By Charlotte Ahmed
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Can the Scots left rebuild?

This article is over 5 years, 7 months old
Issue 414

Whatever way you look at it, the Scottish National Party have won another crushing victory in the Scottish parliamentary election. Due to the bizarre maths of the list system, designed to prevent an overall majority, the SNP won more constituency seats than last time but won less list seats and so do not have an overall majority, missing out by two seats.

The headline news was that the Tories beat Labour into third place. Yes, there are now no “Labour heartlands” in Scotland and the Tories are now the official opposition in the parliament. The political eclipse of the Scottish Labour Party is almost complete and will probably end with the loss of major councils, including Glasgow, next year.

What of the left’s fortunes? In short, terrible. The failure to present a united left platform to voters meant that there was no socialist option in many constituencies but up to four different options on the list ballot paper. Even the combined votes of RISE and Solidarity would not have gained a seat on the Glasgow list.

The SNP and the Greens benefitted from this failure and hoovered up the pro-independence votes. The majority of voters still believe that the SNP can be trusted to run things, even if there is precious little evidence of this. Nicola Sturgeon remains a very popular leader. The Greens have six MSPs and now have leverage over a minority SNP administration. Patrick Harvie should be able to win some movement over a ban on fracking but what else?

The fundamental issue of this election has been independence, even though Nicola Sturgeon tried desperately to manage down expectations of a second referendum. The SNP and the Greens are for independence and together have a small majority. The unionist vote has abandoned Labour and rallied around the Tories. Much has been made of the Tory revival but it is limited to what have always been strong Tory areas such as the Borders.

Scottish Tory leader Ruth Davidson’s campaign featured photo opportunities of herself grinning like a hyena — a million miles away from the debonair millionaires of London. David Cameron never visited Scotland during the campaign and Davidson’s election posters did not even mention the word “Conservative”!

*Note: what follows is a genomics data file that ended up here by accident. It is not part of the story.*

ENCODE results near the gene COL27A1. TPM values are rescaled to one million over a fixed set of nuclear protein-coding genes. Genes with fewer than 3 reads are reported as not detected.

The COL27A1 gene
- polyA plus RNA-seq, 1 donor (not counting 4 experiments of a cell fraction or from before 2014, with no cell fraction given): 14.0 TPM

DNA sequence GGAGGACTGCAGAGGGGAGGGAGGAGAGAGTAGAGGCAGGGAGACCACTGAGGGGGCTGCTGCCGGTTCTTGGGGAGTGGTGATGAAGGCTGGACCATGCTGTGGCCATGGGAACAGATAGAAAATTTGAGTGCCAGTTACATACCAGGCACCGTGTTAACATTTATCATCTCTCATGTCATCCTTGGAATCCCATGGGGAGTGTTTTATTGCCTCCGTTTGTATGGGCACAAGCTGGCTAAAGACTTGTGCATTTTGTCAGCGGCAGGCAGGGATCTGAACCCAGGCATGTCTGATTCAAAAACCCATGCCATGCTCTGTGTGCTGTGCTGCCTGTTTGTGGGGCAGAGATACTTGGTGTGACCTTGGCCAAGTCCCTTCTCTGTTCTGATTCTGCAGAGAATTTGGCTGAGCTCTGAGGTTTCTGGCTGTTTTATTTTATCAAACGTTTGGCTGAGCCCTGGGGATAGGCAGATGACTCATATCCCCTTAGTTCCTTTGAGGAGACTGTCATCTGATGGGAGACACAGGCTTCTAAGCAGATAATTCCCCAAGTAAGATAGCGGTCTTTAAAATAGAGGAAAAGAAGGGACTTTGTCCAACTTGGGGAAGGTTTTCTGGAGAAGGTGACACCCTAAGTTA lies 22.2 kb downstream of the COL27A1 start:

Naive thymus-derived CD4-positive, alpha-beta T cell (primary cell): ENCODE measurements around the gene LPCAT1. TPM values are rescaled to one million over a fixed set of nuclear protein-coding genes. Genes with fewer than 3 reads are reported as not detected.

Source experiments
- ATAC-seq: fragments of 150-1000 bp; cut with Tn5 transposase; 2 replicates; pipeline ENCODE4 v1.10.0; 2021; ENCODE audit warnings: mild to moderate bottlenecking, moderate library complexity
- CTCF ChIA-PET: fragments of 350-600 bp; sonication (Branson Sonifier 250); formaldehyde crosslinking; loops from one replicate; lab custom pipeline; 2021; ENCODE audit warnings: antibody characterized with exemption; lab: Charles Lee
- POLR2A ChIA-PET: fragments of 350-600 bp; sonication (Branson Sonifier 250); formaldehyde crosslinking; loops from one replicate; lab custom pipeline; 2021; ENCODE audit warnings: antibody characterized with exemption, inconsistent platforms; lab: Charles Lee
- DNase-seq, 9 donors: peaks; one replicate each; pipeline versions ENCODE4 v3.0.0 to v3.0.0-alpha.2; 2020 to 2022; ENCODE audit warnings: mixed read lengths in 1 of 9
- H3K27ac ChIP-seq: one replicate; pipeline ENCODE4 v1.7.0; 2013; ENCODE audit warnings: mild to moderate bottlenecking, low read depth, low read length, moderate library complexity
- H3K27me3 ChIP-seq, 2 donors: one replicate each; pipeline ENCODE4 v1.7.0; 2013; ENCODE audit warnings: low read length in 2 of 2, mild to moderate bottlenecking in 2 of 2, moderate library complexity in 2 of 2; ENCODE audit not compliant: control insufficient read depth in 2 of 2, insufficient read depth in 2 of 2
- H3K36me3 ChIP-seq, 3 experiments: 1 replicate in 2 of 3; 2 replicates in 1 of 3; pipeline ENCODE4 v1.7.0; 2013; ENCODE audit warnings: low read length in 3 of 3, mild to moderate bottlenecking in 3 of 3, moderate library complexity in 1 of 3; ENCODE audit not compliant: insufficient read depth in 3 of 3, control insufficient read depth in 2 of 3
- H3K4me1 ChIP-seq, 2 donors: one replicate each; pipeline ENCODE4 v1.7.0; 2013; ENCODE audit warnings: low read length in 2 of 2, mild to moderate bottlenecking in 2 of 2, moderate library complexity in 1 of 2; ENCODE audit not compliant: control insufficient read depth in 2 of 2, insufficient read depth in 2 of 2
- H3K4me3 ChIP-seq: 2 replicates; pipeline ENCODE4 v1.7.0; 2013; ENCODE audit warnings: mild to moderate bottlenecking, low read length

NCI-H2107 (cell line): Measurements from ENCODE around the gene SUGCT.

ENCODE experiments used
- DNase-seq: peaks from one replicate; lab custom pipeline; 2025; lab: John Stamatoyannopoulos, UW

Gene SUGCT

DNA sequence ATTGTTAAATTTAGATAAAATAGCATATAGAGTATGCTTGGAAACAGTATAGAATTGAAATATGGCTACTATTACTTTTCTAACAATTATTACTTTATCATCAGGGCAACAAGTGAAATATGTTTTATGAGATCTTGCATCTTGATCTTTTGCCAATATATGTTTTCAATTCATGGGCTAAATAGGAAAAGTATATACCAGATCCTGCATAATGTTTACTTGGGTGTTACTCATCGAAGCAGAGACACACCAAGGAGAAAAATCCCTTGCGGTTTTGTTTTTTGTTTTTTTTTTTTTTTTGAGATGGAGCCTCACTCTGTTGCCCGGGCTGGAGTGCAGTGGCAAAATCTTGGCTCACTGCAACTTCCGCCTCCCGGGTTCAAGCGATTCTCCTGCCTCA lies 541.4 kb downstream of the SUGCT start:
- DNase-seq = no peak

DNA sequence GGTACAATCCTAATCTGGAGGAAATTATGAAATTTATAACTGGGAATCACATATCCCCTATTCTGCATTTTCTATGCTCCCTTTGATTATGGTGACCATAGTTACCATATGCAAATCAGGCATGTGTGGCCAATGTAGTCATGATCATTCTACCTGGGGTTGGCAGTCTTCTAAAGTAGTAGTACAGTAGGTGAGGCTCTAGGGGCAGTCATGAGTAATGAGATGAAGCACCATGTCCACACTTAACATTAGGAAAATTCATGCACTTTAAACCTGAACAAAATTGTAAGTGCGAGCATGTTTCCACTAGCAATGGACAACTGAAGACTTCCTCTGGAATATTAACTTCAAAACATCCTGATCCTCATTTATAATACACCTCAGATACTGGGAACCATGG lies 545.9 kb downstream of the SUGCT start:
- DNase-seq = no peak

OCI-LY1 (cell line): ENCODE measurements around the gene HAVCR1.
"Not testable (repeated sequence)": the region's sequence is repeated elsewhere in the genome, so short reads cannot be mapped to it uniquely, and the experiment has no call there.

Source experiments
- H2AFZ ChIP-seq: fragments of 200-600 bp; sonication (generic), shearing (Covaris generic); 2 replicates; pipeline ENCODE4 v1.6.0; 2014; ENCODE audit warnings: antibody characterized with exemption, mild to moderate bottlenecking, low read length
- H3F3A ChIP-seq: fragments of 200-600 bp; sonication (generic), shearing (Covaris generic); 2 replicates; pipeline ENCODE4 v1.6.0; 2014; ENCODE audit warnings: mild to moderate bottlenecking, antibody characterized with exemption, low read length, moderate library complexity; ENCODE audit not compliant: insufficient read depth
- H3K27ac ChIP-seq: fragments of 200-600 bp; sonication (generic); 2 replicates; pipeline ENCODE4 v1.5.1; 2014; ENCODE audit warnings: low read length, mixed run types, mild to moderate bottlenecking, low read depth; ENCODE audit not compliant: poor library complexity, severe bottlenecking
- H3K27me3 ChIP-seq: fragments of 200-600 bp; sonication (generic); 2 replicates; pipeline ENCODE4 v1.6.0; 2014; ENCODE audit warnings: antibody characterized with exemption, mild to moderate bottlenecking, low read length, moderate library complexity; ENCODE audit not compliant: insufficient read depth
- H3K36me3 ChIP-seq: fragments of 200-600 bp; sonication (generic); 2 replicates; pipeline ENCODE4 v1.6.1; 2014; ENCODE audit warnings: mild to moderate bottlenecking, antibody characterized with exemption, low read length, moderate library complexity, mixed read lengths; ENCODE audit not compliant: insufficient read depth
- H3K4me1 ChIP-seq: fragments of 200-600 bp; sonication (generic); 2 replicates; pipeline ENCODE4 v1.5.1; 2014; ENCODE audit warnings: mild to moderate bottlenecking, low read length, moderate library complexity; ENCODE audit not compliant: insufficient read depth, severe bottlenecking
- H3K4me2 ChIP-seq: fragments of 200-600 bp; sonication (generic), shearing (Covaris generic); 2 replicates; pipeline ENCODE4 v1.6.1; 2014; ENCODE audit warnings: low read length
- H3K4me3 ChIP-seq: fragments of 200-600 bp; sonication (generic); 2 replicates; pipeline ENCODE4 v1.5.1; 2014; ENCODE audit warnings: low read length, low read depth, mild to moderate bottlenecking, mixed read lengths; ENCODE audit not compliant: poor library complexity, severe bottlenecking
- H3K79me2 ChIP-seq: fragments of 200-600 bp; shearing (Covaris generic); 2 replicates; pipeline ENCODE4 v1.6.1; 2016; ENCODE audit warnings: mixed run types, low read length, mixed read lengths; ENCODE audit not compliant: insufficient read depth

In truth they have little influence except the extra-parliamentary time given to the opposition. Still it galls that the tax-dodging, war-mongering, privatising party of toffs can boast about being the official opposition. Similarly, Jeremy Corbyn did not feature in Labour’s campaign. Kezia Dugdale tried desperately to be positive after last year’s disastrous Westminster election and even attempted a slight left face over tax. However, Labour paid the price of being part of the No side alongside the Tories in the referendum campaign two years ago. What will they do in parliament? Surely not vote with the Tories again.

The activism and vibrancy of the referendum campaign was totally missing from this one. There was none of the racist bile that featured prominently in the London mayoral campaign and UKIP did not get a breakthrough after presenting themselves as a bunch of incompetent, clownish bams.

Why did the left in Ireland and Northern Ireland manage to organise an alliance and win seats while in Scotland we failed? It is not the objective conditions. The levels of deprivation and inequality in Scotland, always unacceptably high, are growing after eight years of austerity.

Socialists need to organise and generalise this fight, building the confidence of workers in their own ability to fight. There are fights brewing in education and councils, there is a threat to the Glasgow shipyards, and redundancies continue in the oil industry. Nicola Sturgeon’s honeymoon will be short. We need to build a movement capable of uniting the fight for independence with other strands of struggle.

La beauté est dans la rue!


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